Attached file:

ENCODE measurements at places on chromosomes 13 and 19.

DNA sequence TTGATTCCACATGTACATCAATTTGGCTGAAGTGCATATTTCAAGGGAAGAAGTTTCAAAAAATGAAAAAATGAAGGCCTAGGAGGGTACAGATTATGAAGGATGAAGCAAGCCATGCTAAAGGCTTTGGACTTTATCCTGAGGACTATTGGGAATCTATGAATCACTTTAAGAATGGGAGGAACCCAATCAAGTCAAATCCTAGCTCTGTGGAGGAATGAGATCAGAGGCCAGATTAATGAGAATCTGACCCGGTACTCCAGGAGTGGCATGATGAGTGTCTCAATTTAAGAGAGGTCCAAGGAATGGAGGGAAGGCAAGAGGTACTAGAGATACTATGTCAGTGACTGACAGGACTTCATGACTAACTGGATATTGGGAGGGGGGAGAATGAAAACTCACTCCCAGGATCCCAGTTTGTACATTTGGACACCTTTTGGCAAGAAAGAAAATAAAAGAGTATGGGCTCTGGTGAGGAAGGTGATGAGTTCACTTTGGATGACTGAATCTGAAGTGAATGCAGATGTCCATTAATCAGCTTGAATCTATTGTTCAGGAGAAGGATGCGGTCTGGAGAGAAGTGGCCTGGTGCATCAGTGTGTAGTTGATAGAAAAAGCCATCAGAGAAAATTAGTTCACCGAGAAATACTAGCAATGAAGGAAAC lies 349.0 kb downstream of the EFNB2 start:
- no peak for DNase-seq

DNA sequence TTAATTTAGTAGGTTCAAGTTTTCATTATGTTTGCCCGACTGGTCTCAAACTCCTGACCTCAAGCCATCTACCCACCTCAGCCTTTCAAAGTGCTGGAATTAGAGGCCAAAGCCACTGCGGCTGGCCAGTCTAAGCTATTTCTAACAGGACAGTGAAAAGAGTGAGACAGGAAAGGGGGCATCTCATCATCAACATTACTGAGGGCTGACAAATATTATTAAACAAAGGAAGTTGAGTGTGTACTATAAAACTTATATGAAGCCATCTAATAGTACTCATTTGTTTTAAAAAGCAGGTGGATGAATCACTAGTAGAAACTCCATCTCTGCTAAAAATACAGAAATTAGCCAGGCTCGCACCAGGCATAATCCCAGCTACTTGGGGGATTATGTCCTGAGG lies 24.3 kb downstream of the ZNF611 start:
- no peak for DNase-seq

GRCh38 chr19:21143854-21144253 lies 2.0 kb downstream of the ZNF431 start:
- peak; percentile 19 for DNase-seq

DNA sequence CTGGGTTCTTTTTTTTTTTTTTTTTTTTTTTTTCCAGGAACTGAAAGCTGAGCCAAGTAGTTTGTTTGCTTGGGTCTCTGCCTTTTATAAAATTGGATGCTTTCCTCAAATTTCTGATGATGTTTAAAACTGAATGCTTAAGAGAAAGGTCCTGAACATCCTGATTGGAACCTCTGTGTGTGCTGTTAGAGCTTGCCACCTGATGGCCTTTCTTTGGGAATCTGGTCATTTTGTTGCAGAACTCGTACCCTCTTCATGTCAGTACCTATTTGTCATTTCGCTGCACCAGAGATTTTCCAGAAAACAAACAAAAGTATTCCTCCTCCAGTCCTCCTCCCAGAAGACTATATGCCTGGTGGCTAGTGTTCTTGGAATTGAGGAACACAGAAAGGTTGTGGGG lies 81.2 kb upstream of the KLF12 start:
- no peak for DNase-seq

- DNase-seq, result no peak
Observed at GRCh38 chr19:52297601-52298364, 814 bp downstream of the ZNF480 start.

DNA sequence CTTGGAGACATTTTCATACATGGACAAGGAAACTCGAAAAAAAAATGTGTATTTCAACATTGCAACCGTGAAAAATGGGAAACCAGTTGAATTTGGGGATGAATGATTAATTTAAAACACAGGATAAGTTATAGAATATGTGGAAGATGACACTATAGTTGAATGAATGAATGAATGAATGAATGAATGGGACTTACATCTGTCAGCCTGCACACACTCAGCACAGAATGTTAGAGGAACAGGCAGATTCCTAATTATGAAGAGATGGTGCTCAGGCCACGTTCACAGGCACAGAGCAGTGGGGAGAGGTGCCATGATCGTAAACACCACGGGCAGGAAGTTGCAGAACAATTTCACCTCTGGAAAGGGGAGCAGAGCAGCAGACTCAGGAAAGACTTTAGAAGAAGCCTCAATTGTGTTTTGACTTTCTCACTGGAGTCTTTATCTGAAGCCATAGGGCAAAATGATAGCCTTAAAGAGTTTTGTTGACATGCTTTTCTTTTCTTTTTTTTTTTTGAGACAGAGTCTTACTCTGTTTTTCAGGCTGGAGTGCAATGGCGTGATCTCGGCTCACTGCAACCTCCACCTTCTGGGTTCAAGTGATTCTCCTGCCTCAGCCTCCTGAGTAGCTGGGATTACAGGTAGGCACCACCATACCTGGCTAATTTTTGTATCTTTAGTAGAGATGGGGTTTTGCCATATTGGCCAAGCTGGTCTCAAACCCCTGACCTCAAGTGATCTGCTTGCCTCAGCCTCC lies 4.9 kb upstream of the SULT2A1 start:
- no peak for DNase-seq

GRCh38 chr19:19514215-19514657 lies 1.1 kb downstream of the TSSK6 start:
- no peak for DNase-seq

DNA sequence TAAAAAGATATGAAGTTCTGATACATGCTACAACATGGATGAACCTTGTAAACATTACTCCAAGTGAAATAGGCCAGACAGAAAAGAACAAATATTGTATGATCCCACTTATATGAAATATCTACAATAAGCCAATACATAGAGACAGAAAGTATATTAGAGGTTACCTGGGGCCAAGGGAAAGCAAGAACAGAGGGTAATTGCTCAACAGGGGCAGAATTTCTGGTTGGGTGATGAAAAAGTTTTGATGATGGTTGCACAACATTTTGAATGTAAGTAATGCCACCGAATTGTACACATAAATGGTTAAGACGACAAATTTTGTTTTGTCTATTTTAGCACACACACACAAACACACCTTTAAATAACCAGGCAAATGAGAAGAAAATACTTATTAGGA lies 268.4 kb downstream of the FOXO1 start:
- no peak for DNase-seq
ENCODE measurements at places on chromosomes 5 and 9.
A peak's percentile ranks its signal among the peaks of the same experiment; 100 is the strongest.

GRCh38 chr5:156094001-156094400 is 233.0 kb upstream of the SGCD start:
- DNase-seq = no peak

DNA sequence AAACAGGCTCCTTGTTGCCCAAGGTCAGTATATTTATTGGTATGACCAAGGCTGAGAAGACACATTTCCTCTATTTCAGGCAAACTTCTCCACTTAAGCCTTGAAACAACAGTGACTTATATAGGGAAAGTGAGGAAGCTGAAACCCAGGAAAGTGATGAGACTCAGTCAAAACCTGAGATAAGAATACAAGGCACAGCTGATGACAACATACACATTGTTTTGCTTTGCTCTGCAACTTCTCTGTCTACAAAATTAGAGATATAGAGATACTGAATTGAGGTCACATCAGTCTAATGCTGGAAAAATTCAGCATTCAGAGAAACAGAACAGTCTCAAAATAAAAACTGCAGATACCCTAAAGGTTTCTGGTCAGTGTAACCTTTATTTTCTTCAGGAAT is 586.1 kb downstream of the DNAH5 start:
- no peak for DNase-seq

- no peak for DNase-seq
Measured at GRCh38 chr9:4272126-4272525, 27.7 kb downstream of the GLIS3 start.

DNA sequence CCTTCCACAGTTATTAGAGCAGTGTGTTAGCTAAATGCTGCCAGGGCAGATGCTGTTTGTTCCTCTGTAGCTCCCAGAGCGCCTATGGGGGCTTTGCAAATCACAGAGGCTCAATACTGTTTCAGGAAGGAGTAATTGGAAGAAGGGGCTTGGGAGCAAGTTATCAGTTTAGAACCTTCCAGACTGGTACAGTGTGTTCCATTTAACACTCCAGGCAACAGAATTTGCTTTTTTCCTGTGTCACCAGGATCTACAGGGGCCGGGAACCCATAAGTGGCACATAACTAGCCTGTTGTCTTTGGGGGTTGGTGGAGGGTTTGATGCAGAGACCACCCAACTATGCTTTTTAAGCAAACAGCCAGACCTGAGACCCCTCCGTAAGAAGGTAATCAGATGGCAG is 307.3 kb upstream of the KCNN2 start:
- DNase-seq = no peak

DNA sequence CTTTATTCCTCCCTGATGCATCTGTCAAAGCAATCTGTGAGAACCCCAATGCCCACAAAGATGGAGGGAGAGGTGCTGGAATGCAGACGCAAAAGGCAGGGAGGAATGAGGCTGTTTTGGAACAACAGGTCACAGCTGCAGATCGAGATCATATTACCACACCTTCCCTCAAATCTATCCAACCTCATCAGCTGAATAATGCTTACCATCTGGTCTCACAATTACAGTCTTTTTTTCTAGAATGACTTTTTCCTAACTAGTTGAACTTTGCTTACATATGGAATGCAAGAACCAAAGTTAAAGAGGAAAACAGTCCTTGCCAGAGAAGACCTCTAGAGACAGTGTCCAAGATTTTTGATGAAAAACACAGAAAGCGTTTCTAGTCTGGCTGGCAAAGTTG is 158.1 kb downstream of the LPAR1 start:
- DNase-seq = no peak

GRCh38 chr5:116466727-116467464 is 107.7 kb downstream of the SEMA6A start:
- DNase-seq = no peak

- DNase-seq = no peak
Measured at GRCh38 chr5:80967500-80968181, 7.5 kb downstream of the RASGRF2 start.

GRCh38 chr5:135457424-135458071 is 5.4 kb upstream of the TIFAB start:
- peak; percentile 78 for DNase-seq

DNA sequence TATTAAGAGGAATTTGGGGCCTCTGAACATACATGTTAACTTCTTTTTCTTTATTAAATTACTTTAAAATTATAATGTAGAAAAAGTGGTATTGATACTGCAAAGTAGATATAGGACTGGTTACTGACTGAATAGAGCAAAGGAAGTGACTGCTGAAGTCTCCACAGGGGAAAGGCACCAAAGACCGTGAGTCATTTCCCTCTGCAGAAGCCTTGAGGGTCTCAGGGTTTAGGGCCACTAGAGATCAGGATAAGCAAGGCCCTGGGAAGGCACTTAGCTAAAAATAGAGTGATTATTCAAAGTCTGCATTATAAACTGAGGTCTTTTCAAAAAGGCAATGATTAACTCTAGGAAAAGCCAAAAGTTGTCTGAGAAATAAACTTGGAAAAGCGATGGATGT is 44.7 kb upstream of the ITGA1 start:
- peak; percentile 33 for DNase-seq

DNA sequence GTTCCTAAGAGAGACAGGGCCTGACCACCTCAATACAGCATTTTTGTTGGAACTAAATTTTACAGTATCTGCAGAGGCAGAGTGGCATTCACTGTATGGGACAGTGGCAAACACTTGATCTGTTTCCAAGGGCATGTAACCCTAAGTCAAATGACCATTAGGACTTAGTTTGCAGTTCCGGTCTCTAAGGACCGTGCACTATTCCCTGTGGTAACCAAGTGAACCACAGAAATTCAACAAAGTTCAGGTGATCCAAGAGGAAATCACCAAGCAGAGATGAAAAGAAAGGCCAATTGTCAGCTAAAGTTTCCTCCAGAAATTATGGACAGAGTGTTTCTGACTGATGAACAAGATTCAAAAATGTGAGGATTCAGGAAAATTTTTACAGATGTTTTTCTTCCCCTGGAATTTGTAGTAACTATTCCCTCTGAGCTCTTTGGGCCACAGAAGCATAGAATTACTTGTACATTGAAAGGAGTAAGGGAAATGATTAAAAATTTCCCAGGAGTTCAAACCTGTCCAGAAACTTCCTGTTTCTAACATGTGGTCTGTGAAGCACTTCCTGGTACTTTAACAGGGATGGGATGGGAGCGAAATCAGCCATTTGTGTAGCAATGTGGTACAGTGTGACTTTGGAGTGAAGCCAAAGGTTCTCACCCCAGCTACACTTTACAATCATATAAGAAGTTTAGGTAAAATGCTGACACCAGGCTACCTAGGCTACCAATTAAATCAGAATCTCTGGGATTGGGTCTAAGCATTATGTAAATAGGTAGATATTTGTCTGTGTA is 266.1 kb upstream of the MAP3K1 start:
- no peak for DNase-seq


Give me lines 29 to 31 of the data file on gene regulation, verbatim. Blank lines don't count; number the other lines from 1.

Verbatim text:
- DNase-seq = no peak

GRCh38 chr5:116466727-116467464 is 107.7 kb downstream of the SEMA6A start:
- DNase-seq = no peak